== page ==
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His Place–The ‘man cave’ done in style

The term “man cave” conjures a testosterone-laden lair, devoted to TV sports (usually with a particular team over-represented in the decorating plan), darts (or horseshoes, batting cage, golf net, etc.), cards, and drinking—or some combination thereof. There are definitely many qualifying specimens in the area.

But amidst the houses of Bedford Magazine readers there exists also a high-brow version of the man cave. They still involve a masculine element, but are intended and purposed to appeal to a broad-er audience with somewhat more refined interests. These are, perhaps, more erudite escapes, Renaissance rec rooms, or co-ed cabins than their less evolved ancestors, and the men behind them make for an interesting study.

(Photo top: Jeffrey Mechanick’s billiards room with hand-painted trompe l’oeil walls.)

Jeffrey Mechanick is a professor of medicine, medical director, and bigwig doctor of endocrinology and nutritional medicine at Mount Sinai Hospital. When Mechanick and his wife, Debra, built their house in Pound Ridge 20 years ago, they finished the basement like something of an indoor amusement park. Their all-purpose arena includes a gym, hot tub, steam, sauna, showers, ping pong, billiards, cards and board games area, wine cellar with seating, and a pub.

Mechanick reflects, “We’ve had plenty of good times for grown-ups down here, and over the years I’ve had guys who’ve come to work-out with me in the gym a few days a week, but mostly we built it for the kids. Now we’re empty nesters. Debra has a busy matrimonial law practice in Manhattan. We both have to be in the city all the time.” So, the Mechanicks have put this bodacious basement up for sale—oh yeah—with a big house, a spectacular pool, and a lot of property attached—for a cool six million dollars!


Gary Goldstein is the founder and CEO of Whitney Partners, an executive search firm specializing in finance. Having suffered a near-death fall during a steeplechase a decade ago, Goldstein remains an avid equestrian and a member of the Bedford Riding Lanes Association, and keeps several horses in the barn in the back of his 10-plus acres at Buxton Farm, in Bedford Hills. The main house was built in 1790, and has been home to former New York Governor Dewitt Clinton and actress Gertrude Berg. When the old structure suffered a leak in a storm a couple of years ago, Goldstein and his wife, Jill Brooke, who is the publisher of flowerpowerdaily.com, determined to install a grand billiards room and guest bathroom to replace the damaged area.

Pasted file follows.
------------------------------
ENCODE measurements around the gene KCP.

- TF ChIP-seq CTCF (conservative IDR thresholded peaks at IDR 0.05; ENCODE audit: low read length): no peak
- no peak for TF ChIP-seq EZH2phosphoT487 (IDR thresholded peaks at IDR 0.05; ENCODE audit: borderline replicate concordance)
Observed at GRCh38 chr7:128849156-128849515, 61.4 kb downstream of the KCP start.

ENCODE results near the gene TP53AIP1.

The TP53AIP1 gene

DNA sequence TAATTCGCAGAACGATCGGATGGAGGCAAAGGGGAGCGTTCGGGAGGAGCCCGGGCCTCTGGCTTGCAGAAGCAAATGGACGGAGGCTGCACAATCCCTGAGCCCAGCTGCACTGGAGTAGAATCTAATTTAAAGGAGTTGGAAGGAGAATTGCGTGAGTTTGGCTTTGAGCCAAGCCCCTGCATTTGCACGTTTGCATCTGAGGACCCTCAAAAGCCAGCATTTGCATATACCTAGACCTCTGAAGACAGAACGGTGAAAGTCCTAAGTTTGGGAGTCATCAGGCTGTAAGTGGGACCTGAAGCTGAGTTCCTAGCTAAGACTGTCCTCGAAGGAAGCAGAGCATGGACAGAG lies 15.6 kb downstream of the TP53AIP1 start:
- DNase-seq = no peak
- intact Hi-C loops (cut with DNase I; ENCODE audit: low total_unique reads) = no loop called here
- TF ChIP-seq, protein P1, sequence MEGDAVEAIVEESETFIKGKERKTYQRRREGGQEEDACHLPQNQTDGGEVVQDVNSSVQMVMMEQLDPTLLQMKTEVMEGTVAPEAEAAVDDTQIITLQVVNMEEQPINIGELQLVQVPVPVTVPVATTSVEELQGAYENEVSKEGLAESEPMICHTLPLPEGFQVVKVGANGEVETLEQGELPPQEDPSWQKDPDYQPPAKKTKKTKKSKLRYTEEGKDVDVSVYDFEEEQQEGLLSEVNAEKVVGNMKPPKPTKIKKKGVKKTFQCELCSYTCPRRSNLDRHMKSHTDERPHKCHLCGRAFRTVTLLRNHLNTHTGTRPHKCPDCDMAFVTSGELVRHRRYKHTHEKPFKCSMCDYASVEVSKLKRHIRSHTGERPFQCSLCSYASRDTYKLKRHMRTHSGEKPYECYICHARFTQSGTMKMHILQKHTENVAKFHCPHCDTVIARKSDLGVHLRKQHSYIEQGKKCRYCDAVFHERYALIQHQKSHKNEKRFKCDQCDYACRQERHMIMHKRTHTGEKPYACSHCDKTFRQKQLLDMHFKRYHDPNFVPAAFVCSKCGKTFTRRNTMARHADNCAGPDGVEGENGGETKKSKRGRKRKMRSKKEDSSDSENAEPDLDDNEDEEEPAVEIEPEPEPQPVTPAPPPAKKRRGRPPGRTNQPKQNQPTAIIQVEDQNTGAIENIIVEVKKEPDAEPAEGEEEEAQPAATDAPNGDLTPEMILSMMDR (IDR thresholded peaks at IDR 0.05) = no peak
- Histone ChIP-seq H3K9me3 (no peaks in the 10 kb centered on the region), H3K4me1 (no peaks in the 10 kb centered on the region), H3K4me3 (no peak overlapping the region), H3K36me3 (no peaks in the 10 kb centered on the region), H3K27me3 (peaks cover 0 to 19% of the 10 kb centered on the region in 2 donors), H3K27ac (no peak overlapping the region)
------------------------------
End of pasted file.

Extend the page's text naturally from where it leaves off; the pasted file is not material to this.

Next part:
This posh pool hall is decorated with a decidedly enlightened, if not declaredly feminine flourish, including bright modern art and blue wall treatment embossed with a snakeskin design—and none of the traditional elements screaming “men only.”

But the bathroom, which feels Cuban-inspired, does include a decidedly male-purposed urinal alongside the more traditional offering! About this pissing peculiarity, Goldstein muses, “I noticed that private residences have bidets but never a urinal. It’s not a male thing as much as I just thought it would be cool to have. We use the billiards room and this bathroom mostly when we have friends and parties, and we get some great remarks from just about every man—and woman—who sees it!”


Philip Richter grew up on Coker Farm in Bedford, learning to ride from his mom, Judy, world-famous equestrian and trainer. He’s the co-founder and president of Hollow Brook Wealth Management, and spends half the year in Bedford and half in Wellington, Florida, focused on his amateur jumpers. Beyond horses, Richter is passionate—maybe even a little bit crazy—about cars and motorcycles. Particularly German. He’s constructed the Turtle Garage on the 100-plus-acre Coker property as a storage facility for his dozen or so automobiles and half-dozen or so motorcycles.

But this combustion cabin is much more than just a Chevy shed. It has an upstairs which overlooks the curated collection that includes a lounge, board room, TV viewing area, arcade games, catering kitchen, dedicated beer and wine refrigerators, and a bar with tap.

Richter says, “I wanted a place to store the few cars I owned, and then the whole project, and my collection, grew into ‘The Turtle.’ I have a good group that comes over to hang out, talk cars, and enjoy some time together. It’s the best clubhouse you can imagine.”

To serve the gang, Richter’s motor manse hosts an annual car show (this year’s Turtle Invitational boasted hundreds of millions of dollars worth of juggernaut jewels), has its own website at turtlegarage.com, a free-to-subscribe newsletter, an e-book titled “In the Driver’s Seat,” and a guy named Alan Keeley, who’s the facilities and club manager. About the Turtle Garage, Richter reflects, “My collection isn’t the finest around. I know guys with more coveted cars. But I have as much fun with it as anyone around, and I get to share that fun with lots of friends!”




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